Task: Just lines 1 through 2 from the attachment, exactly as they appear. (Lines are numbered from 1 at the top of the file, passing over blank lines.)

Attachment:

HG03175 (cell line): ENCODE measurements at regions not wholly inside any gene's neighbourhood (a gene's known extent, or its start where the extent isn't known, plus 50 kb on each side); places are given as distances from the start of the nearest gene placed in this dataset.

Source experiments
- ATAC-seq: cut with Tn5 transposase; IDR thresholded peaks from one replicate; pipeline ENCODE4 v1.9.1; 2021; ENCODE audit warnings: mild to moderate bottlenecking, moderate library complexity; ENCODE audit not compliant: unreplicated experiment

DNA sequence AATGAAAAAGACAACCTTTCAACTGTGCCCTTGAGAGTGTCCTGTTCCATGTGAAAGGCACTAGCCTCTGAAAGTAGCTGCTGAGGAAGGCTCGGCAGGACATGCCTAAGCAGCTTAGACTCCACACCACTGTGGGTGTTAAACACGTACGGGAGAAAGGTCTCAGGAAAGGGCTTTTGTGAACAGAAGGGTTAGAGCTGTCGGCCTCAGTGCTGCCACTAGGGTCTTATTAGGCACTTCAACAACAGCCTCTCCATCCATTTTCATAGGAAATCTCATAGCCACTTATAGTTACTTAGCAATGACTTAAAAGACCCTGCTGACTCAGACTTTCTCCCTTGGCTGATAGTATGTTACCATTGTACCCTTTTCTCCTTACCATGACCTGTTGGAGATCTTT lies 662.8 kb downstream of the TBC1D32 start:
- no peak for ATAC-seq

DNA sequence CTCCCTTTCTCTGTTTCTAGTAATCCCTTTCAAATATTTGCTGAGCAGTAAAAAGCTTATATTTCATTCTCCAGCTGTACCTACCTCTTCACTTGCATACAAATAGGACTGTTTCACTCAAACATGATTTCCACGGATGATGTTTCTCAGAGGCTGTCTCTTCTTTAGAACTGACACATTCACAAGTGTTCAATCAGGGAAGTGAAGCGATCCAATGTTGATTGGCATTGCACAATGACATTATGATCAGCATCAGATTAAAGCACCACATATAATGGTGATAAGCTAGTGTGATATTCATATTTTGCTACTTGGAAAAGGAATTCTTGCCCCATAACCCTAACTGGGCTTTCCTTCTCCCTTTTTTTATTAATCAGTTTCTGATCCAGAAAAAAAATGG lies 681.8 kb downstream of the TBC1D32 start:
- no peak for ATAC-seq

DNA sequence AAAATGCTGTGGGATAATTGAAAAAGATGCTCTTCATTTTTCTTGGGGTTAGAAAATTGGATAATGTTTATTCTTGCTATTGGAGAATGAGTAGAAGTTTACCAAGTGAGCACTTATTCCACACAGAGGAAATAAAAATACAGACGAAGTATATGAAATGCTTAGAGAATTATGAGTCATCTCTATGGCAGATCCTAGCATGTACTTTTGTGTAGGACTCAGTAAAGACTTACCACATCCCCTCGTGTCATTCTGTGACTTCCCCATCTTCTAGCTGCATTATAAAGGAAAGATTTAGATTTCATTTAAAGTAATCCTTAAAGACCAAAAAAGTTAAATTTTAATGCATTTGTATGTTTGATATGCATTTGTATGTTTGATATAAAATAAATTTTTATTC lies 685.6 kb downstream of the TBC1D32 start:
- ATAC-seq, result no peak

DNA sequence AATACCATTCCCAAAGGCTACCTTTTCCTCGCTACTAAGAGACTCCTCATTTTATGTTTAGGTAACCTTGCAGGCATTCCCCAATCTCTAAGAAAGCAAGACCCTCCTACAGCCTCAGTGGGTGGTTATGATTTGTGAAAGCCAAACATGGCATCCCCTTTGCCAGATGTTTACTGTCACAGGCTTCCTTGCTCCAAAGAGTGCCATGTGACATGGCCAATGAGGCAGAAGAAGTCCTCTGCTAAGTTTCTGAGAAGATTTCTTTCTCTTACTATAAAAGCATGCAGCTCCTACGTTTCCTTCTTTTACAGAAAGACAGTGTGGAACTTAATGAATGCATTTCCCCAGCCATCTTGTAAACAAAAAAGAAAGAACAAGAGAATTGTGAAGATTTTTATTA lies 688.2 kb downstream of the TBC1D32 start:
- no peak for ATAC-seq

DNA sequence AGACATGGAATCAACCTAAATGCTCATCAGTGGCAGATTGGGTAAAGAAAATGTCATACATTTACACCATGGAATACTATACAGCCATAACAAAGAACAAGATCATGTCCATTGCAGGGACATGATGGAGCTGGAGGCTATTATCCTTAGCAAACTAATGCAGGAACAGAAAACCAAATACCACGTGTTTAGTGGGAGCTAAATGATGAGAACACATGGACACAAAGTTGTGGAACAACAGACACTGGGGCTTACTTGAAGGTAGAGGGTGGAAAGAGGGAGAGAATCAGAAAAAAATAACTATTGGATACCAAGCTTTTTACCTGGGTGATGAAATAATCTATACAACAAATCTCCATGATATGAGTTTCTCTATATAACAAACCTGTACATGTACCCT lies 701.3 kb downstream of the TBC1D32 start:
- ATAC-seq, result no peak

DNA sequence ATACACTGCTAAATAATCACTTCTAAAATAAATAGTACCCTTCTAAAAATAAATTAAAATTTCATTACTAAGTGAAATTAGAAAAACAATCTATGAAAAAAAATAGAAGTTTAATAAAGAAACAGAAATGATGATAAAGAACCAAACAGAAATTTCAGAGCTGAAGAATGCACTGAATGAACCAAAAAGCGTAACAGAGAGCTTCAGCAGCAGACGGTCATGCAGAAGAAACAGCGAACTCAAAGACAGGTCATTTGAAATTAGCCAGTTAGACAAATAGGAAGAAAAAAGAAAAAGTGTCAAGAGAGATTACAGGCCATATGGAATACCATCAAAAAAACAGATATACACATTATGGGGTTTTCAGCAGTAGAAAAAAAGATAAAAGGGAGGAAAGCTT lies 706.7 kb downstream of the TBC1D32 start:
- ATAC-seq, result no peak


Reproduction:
HG03175 (cell line): ENCODE measurements at regions not wholly inside any gene's neighbourhood (a gene's known extent, or its start where the extent isn't known, plus 50 kb on each side); places are given as distances from the start of the nearest gene placed in this dataset.

Source experiments